Well over a half-million people in the United States have died of Covid-19. Worldwide over 2 and half million people have died. After a year of Covid-19s devastating spread, nearly every human being has directly or indirectly felt the pain of significant loss–deaths of loved ones, closed businesses, economic hardships, disrupted educations, and social upheavals. With so much loss, how are people to express and process their grief?
Jelaluddin Rumi, the mystic, Sufi poet, wrote this poem in the 13th century. The poem is a remarkable psychological platform for healing and hope.
Cry Out Your Grief
Cry out all your grief, your
disappointment! Say them in
Farsi, then Greek. It doesn’t
matter whether you’re from Rome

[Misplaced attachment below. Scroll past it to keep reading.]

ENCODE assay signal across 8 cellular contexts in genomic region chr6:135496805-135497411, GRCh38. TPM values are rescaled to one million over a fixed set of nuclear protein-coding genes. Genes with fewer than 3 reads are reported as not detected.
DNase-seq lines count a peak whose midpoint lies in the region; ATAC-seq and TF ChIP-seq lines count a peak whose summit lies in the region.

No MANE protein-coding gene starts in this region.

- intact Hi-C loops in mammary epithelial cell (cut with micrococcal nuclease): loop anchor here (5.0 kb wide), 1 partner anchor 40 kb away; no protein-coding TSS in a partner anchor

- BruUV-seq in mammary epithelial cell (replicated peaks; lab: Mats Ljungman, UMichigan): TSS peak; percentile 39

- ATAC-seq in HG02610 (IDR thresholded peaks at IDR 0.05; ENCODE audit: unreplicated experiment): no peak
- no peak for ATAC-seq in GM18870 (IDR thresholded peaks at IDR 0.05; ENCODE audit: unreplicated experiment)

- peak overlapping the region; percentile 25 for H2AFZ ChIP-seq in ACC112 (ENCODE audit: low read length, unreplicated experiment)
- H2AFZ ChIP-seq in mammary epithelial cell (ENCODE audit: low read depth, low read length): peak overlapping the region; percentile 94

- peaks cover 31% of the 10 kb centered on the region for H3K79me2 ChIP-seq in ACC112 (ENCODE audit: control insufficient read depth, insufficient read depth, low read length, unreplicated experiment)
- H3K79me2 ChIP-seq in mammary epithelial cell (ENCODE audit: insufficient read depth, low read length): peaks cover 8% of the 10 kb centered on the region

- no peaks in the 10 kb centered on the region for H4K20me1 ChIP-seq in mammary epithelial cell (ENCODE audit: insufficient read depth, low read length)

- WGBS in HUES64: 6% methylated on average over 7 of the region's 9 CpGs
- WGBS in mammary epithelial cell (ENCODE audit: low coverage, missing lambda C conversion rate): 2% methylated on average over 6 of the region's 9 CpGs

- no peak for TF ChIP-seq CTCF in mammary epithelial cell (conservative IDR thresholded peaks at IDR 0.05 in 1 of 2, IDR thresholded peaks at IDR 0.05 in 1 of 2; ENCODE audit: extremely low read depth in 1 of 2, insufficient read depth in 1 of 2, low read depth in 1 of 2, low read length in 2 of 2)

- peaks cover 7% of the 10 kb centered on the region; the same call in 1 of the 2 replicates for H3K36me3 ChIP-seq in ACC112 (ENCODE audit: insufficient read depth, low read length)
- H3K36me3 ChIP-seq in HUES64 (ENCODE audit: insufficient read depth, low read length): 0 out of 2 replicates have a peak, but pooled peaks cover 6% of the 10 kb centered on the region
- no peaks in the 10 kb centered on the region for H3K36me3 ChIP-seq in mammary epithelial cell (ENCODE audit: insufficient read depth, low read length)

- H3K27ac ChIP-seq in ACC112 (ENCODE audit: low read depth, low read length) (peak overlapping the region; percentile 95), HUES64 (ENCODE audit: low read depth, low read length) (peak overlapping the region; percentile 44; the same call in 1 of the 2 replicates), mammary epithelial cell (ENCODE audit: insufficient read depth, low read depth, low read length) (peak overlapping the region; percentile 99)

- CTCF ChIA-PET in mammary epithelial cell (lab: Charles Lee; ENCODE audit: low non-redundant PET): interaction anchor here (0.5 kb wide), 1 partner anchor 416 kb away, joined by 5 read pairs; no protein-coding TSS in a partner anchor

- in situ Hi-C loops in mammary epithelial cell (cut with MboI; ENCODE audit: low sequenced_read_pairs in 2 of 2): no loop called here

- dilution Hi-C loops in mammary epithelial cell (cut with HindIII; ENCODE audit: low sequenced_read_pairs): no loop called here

or Arabia. Praise the beauty
and kindness praised by every
living being. You hurt and have
sharp desire, yet your presence
is a healing calm. Sun, moon,
bonfire, candle, which? Someone
says your flame is about to be
dowsed, but you’re not smoke or
fire. You’re infinitely more
alive. Say how that is! This
fluttering love will not stay
much longer in my chest. Soon it
will fly like a falcon to its
master, like an owl saying HU.
Yes! You must find ways to “cry out your grief”–to express, release, and spew out your pain and disillusionment over so much loss. Discharge all of your negative energy through art, literature, religious ritual, physical exertion, social bonding–even keening with at least one other person if you must.
The point is to allow yourself to feel the pain and let it flow through you, cleansing and purifying you like a giant crucible. Let the searing, grinding pain bring you back to the truth which is–you are much more than your pain. You are a light whose flame can never be dowsed. You are a source of strength and inspiration. Embrace your strength. Realize your capacity to be a beacon to others, and if you believe in a Higher Power, immerse yourself in the Essence of what you are–Love!